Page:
It's no secret that a low credit score can have a negative impact on your finances. From getting a sky-high rate on your car loan or being denied a credit card, bad credit can hurt you. Here are some of the types of businesses that care about your credit score, from the obvious, to the lesser known.
Banks and other major lenders use a variety of different information to determine whether or not they will lend you money for a variety of reasons, most notably for mortgages and small business loans. Your credit score is among the most pertinent pieces of information that banks will use to gauge your creditworthiness is your credit score. If you fall below what the bank sees as the standard, the chances of your loan application being denied are great.
If you do happen to get approved, you'll most likely be charged a very high interest rate against your loan as a means of protecting the bank from engaging in what they consider to be 'risky' business. Consumers with lower credit scores are believed to be more likely to be delinquent on payments, which is why lenders will slap a high interest rate against the loan, or flat out refuse to loan money in the first place.
2. Car Dealers
Back in the days before the financial crisis hit the US in 2008, even consumers with terrible credit were still easily able to get financed for a vehicle. Shortly after the crisis, however, it became much more difficult to get financed. Your credit score could be standing in the way of you getting an affordable car loan. Your credit score could even determine whether you can take out a loan at all. With a credit score under 500, an auto loan may be entirely out of the picture.
Just like any other type of loan, a good credit score will help ensure that you qualify for a loan at better terms and a low interest rate. For an auto loan, this could mean getting an interest rate as low as 3%. On the other hand, if your credit score is poor, you could wind up with a sky-high interest rate as much as 20%, which will inevitably cost you thousands of dollars more over the life of your car loan.
3. Insurance Companies
Insurance providers often access your credit score reports before underwriting an insurance policy. They use financial history to accurately classify you according to your potential risk. There is a strong link between a consumer's financial history and his or her potential for future insurance loss. Insurance companies therefore believe the use of a credit score helps them provide an applicant with a policy and premium at a fee that properly reflects the applicant's specific risk.
Having a healthy credit score can often result in a much cheaper insurance premium compared to a consumer with an average or poor credit score. To your insurance provider, your credit score is a potential indicator of how you might act, including how likely you are to be delinquent on insurance premium payments. It's also an indicator of the likelihood of you filing more claims than necessary.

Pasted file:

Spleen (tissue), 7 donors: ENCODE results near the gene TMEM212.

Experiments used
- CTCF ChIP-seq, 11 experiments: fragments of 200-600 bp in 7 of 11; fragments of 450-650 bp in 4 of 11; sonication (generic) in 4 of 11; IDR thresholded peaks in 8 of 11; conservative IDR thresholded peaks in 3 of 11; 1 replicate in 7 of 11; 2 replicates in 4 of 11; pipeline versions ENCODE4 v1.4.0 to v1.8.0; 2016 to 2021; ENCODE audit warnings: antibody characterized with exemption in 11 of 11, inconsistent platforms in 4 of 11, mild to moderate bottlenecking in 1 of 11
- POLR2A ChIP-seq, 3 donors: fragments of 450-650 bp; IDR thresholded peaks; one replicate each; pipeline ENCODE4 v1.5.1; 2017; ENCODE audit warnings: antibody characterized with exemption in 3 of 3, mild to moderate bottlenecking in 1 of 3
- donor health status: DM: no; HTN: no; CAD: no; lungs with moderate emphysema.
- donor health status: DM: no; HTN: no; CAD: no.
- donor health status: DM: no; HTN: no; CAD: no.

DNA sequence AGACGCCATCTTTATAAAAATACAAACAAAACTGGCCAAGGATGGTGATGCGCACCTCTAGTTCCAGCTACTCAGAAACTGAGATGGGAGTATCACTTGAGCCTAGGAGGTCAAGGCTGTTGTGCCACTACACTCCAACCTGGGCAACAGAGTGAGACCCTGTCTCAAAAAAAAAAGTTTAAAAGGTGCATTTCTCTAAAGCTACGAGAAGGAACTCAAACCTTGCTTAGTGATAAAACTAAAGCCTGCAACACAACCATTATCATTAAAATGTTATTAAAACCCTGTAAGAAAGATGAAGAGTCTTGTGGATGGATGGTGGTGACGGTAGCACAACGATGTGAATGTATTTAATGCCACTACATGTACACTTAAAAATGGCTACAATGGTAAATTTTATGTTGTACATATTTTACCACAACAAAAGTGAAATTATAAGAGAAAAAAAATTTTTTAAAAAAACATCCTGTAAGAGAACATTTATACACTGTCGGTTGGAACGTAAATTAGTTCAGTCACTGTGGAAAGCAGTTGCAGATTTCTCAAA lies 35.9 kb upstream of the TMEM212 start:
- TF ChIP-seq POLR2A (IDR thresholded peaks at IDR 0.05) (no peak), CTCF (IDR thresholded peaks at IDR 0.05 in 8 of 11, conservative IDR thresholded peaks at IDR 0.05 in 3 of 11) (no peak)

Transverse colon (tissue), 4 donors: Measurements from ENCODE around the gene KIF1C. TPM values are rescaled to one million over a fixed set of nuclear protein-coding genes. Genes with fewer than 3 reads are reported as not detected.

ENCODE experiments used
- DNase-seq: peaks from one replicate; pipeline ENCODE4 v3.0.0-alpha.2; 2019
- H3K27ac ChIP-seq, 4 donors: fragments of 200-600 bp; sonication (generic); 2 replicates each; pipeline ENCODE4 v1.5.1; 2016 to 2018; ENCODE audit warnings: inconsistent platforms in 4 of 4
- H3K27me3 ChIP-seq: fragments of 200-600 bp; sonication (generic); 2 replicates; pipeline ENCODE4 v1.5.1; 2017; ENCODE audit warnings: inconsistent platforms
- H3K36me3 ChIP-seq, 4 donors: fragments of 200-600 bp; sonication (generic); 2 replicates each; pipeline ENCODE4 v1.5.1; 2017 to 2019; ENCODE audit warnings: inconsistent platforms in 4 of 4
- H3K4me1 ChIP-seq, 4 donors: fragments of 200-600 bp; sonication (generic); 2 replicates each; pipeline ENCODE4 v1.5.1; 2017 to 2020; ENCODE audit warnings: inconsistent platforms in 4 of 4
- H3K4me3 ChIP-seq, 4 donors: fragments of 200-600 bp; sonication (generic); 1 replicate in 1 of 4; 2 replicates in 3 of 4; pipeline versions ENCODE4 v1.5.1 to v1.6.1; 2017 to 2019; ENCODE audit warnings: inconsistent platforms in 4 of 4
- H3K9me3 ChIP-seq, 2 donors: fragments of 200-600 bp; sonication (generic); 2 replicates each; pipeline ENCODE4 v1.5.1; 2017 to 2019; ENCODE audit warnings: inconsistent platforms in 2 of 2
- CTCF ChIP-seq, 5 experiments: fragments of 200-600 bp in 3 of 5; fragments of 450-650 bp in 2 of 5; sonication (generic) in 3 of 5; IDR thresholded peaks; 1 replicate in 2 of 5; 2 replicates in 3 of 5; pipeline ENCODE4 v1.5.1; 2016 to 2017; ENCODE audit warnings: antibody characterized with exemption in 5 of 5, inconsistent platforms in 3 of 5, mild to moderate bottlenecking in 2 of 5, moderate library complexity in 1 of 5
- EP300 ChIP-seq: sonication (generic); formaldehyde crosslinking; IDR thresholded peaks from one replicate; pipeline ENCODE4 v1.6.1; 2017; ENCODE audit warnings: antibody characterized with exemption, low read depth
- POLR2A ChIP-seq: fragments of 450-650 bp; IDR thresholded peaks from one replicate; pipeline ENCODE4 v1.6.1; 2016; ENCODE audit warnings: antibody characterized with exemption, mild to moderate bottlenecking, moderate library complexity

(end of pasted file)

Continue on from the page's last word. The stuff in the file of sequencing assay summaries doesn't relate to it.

4. Utility Companies
Believe it or not, but utility companies also have a vested interest in your credit score. These firms may require you to put down a hefty cash deposit or supply a letter of guarantee in order to be eligible for their services if your credit score is low. These items basically act as a promise that the utility company will be compensated in some way should you not pay your bills.
5. Cell Phone Service Providers
In much the same way that utility companies care about your credit, so do cell phone service providers. If you've got a poor credit score, these companies may require you to put down a cash deposit in exchange for securing service. Bad credit could also stand in the way of you benefitting from any promotions or special rates that the company may be offering. Not only that, but even your selection of phones can be limited if you're not able to afford a deposit for your cell phone contact.
Your best bet is to do what it takes to improve your credit score so that you're not at the mercy of these businesses when it comes to securing a loan, getting an affordable insurance premium, and even signing a cell phone contract.
One of the easiest ways to get a handle on your finances and improve your credit score is with the use of an online financial tool, such as Mint's Credit Monitor. Mint is by far the best free way to manage your finances, and improve your credit score. This tool allows you to check your credit score for free, without ever having to supply credit card information. It's straight-forward, easy to use, and most importantly, it can help you drastically improve the health of your finances.
Lisa Simonelli Rennie is a freelance web content creator who enjoys writing on all sorts of topics, including personal finance, investing in stocks, mortgages, real estate investments, and anything else to do with the world of economics.